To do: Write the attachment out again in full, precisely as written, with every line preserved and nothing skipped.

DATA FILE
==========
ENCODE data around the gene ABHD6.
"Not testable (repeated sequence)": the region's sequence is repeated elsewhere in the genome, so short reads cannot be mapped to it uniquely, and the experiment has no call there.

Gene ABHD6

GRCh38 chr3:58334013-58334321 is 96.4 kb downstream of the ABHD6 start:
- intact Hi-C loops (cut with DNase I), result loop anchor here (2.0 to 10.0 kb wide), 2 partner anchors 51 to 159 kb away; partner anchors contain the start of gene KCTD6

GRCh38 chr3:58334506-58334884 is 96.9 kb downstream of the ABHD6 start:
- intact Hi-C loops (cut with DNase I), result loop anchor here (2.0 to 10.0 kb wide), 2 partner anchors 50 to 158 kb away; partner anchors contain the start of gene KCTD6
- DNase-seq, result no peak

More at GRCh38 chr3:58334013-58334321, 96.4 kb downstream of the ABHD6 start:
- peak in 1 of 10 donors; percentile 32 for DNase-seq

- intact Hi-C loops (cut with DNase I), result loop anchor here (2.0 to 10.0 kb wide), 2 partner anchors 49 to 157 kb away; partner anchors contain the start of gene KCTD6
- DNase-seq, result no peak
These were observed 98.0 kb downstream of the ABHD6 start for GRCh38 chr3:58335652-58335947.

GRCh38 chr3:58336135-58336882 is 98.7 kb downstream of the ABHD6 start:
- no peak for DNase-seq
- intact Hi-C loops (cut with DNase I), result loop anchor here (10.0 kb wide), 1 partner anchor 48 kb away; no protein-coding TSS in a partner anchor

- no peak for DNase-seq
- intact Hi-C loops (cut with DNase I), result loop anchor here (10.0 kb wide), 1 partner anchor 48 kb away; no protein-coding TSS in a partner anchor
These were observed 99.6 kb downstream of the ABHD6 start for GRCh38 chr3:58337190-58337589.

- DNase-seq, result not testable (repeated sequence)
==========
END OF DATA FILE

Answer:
ENCODE data around the gene ABHD6.
"Not testable (repeated sequence)": the region's sequence is repeated elsewhere in the genome, so short reads cannot be mapped to it uniquely, and the experiment has no call there.

Gene ABHD6

GRCh38 chr3:58334013-58334321 is 96.4 kb downstream of the ABHD6 start:
- intact Hi-C loops (cut with DNase I), result loop anchor here (2.0 to 10.0 kb wide), 2 partner anchors 51 to 159 kb away; partner anchors contain the start of gene KCTD6

GRCh38 chr3:58334506-58334884 is 96.9 kb downstream of the ABHD6 start:
- intact Hi-C loops (cut with DNase I), result loop anchor here (2.0 to 10.0 kb wide), 2 partner anchors 50 to 158 kb away; partner anchors contain the start of gene KCTD6
- DNase-seq, result no peak

More at GRCh38 chr3:58334013-58334321, 96.4 kb downstream of the ABHD6 start:
- peak in 1 of 10 donors; percentile 32 for DNase-seq

- intact Hi-C loops (cut with DNase I), result loop anchor here (2.0 to 10.0 kb wide), 2 partner anchors 49 to 157 kb away; partner anchors contain the start of gene KCTD6
- DNase-seq, result no peak
These were observed 98.0 kb downstream of the ABHD6 start for GRCh38 chr3:58335652-58335947.

GRCh38 chr3:58336135-58336882 is 98.7 kb downstream of the ABHD6 start:
- no peak for DNase-seq
- intact Hi-C loops (cut with DNase I), result loop anchor here (10.0 kb wide), 1 partner anchor 48 kb away; no protein-coding TSS in a partner anchor

- no peak for DNase-seq
- intact Hi-C loops (cut with DNase I), result loop anchor here (10.0 kb wide), 1 partner anchor 48 kb away; no protein-coding TSS in a partner anchor
These were observed 99.6 kb downstream of the ABHD6 start for GRCh38 chr3:58337190-58337589.

- DNase-seq, result not testable (repeated sequence)